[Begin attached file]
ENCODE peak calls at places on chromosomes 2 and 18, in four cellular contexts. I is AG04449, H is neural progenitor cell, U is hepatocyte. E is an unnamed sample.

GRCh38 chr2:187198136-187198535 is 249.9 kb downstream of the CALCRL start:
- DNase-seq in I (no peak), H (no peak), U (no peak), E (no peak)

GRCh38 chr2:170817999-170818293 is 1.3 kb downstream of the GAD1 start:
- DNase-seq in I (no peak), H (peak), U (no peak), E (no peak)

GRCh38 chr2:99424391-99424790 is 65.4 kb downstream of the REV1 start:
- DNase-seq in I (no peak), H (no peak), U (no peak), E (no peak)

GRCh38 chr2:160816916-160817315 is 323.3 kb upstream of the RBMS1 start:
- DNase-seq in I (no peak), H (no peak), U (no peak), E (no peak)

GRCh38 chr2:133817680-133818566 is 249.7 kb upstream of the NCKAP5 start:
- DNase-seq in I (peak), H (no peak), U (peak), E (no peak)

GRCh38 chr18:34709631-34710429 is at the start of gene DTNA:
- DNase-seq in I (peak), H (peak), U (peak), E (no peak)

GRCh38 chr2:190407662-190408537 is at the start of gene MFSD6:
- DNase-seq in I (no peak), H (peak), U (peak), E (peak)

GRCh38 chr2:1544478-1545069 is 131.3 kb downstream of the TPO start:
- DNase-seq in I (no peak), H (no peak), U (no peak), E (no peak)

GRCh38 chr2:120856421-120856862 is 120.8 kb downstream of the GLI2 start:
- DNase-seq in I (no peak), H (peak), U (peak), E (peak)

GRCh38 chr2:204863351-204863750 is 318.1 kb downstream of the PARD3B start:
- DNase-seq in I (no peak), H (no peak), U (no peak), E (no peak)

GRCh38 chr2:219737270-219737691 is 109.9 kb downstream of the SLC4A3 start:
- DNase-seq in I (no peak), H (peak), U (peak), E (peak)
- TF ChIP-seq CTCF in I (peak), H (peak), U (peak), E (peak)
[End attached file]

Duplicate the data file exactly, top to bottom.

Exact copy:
ENCODE peak calls at places on chromosomes 2 and 18, in four cellular contexts. I is AG04449, H is neural progenitor cell, U is hepatocyte. E is an unnamed sample.

GRCh38 chr2:187198136-187198535 is 249.9 kb downstream of the CALCRL start:
- DNase-seq in I (no peak), H (no peak), U (no peak), E (no peak)

GRCh38 chr2:170817999-170818293 is 1.3 kb downstream of the GAD1 start:
- DNase-seq in I (no peak), H (peak), U (no peak), E (no peak)

GRCh38 chr2:99424391-99424790 is 65.4 kb downstream of the REV1 start:
- DNase-seq in I (no peak), H (no peak), U (no peak), E (no peak)

GRCh38 chr2:160816916-160817315 is 323.3 kb upstream of the RBMS1 start:
- DNase-seq in I (no peak), H (no peak), U (no peak), E (no peak)

GRCh38 chr2:133817680-133818566 is 249.7 kb upstream of the NCKAP5 start:
- DNase-seq in I (peak), H (no peak), U (peak), E (no peak)

GRCh38 chr18:34709631-34710429 is at the start of gene DTNA:
- DNase-seq in I (peak), H (peak), U (peak), E (no peak)

GRCh38 chr2:190407662-190408537 is at the start of gene MFSD6:
- DNase-seq in I (no peak), H (peak), U (peak), E (peak)

GRCh38 chr2:1544478-1545069 is 131.3 kb downstream of the TPO start:
- DNase-seq in I (no peak), H (no peak), U (no peak), E (no peak)

GRCh38 chr2:120856421-120856862 is 120.8 kb downstream of the GLI2 start:
- DNase-seq in I (no peak), H (peak), U (peak), E (peak)

GRCh38 chr2:204863351-204863750 is 318.1 kb downstream of the PARD3B start:
- DNase-seq in I (no peak), H (no peak), U (no peak), E (no peak)

GRCh38 chr2:219737270-219737691 is 109.9 kb downstream of the SLC4A3 start:
- DNase-seq in I (no peak), H (peak), U (peak), E (peak)
- TF ChIP-seq CTCF in I (peak), H (peak), U (peak), E (peak)